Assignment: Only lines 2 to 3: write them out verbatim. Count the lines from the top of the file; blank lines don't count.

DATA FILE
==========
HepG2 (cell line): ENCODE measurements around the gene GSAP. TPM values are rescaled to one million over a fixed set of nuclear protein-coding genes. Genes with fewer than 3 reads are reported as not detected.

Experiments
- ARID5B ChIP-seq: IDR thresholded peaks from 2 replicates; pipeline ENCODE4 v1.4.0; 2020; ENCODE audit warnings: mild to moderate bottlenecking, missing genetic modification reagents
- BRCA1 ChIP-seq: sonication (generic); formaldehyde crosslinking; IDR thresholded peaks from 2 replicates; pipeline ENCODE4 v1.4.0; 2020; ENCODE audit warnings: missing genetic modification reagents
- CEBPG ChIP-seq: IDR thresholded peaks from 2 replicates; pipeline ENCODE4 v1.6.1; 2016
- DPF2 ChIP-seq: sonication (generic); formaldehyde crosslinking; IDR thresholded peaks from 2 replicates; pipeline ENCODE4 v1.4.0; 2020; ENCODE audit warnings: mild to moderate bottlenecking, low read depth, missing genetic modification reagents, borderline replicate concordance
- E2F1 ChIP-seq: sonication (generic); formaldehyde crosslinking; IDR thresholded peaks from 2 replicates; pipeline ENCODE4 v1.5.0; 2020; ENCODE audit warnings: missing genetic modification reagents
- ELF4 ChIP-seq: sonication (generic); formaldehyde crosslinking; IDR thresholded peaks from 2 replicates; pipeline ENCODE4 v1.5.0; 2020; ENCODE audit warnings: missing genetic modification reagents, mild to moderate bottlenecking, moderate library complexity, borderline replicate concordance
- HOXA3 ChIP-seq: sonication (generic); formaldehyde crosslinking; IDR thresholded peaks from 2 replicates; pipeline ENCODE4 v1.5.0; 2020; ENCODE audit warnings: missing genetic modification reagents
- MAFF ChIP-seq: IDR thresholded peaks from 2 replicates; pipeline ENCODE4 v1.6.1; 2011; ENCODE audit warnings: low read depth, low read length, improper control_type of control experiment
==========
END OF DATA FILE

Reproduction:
Experiments
- ARID5B ChIP-seq: IDR thresholded peaks from 2 replicates; pipeline ENCODE4 v1.4.0; 2020; ENCODE audit warnings: mild to moderate bottlenecking, missing genetic modification reagents